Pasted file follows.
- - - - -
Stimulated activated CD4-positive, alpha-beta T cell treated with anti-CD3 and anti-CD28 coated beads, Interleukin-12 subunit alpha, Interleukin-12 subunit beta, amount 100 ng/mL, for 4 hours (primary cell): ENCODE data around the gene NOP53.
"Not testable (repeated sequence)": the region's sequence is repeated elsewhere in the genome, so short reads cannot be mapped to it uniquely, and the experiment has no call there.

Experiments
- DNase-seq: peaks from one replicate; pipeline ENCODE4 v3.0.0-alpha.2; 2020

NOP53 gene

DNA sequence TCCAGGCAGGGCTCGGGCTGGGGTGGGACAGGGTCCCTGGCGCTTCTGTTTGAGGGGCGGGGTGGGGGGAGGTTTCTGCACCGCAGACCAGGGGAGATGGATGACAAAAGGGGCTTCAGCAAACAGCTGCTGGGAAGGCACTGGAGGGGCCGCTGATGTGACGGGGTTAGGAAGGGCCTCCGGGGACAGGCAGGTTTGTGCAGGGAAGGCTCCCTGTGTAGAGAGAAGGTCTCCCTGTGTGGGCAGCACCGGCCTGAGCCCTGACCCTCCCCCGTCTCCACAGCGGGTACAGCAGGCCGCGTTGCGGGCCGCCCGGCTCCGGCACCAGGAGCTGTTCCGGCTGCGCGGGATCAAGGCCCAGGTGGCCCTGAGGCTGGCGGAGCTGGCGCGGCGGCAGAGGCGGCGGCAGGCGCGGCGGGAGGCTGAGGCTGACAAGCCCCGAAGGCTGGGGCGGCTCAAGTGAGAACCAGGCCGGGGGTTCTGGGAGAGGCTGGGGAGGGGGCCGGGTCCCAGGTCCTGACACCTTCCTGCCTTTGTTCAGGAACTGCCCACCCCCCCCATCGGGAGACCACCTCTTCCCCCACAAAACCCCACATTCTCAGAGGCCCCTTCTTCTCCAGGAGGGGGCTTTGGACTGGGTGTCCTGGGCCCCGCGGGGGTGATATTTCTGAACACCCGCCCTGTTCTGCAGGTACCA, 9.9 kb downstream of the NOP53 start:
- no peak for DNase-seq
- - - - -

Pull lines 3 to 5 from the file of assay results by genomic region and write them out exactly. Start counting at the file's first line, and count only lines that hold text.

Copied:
Experiments
- DNase-seq: peaks from one replicate; pipeline ENCODE4 v3.0.0-alpha.2; 2020

NOP53 gene